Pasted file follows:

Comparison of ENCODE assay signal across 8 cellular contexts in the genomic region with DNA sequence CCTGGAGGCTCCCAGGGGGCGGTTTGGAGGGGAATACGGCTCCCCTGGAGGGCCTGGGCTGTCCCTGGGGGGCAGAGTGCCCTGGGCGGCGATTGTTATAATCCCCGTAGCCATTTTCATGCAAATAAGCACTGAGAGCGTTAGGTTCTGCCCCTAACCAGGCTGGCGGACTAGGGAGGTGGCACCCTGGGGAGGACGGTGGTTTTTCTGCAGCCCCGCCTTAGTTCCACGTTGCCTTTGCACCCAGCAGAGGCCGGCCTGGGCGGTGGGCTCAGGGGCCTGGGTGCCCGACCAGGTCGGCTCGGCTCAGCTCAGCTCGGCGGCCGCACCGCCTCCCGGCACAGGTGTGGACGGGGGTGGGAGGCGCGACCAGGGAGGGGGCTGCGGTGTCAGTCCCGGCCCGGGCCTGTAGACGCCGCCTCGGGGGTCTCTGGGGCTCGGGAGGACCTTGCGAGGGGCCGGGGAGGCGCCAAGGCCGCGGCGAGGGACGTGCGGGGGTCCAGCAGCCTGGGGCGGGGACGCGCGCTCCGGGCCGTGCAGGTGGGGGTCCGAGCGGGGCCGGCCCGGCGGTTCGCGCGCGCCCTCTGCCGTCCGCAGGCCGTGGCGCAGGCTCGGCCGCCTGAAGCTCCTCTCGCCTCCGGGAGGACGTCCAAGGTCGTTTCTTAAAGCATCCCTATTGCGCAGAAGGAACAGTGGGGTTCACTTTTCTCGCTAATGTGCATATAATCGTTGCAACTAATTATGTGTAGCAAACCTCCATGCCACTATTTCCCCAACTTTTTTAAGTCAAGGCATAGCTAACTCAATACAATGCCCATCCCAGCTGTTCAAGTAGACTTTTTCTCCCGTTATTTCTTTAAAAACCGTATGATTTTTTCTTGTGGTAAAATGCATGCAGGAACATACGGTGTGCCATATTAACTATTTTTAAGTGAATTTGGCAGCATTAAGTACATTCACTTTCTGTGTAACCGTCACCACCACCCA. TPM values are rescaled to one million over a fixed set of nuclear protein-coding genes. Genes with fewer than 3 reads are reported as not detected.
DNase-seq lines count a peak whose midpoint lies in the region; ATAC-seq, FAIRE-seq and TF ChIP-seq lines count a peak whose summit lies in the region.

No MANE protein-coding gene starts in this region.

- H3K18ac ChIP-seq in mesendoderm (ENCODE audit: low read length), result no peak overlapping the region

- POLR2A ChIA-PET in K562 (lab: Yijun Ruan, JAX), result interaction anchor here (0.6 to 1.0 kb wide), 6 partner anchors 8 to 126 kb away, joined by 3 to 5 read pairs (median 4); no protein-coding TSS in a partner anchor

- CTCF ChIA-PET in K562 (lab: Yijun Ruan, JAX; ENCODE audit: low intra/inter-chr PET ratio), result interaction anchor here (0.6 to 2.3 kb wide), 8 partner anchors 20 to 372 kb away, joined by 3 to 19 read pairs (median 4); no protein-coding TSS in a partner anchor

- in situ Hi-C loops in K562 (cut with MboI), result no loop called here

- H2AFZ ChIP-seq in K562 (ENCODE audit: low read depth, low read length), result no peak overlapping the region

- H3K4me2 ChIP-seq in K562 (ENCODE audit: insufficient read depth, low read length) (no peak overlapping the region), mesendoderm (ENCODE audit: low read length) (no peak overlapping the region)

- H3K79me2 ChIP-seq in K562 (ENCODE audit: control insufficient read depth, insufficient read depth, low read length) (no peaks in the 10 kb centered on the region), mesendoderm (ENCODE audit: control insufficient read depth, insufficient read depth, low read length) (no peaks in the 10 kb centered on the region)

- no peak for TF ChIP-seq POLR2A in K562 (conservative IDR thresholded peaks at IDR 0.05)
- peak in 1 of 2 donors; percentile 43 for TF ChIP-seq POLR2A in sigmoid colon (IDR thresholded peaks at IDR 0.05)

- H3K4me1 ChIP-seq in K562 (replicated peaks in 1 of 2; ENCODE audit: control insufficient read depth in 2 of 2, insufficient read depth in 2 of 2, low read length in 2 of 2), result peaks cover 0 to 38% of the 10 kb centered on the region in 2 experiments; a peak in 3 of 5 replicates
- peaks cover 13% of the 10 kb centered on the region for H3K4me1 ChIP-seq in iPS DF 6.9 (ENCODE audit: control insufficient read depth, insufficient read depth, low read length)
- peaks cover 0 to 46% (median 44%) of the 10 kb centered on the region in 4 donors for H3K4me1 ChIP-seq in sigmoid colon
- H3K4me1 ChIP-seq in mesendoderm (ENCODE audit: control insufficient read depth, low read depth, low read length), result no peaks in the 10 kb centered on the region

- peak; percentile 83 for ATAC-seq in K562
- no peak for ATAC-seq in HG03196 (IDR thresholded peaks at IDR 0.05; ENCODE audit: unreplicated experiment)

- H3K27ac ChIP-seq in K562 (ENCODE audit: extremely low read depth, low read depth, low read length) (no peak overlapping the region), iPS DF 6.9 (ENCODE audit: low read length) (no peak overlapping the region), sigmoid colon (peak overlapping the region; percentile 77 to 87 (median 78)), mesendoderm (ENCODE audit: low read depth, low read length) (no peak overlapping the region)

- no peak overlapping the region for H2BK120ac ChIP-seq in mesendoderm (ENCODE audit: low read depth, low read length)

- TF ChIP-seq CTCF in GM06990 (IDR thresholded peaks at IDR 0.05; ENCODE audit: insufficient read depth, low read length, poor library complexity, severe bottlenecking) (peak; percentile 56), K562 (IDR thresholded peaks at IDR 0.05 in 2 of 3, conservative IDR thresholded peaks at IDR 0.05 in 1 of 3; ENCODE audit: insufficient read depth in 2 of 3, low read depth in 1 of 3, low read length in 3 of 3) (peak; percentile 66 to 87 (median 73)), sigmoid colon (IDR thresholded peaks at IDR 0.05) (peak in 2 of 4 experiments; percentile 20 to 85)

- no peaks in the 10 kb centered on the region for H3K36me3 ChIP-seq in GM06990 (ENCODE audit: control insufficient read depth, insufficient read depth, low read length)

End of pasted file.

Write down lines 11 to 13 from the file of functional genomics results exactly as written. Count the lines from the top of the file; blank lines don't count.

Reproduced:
- no peak for TF ChIP-seq POLR2A in K562 (conservative IDR thresholded peaks at IDR 0.05)
- peak in 1 of 2 donors; percentile 43 for TF ChIP-seq POLR2A in sigmoid colon (IDR thresholded peaks at IDR 0.05)

- H3K4me1 ChIP-seq in K562 (replicated peaks in 1 of 2; ENCODE audit: control insufficient read depth in 2 of 2, insufficient read depth in 2 of 2, low read length in 2 of 2), result peaks cover 0 to 38% of the 10 kb centered on the region in 2 experiments; a peak in 3 of 5 replicates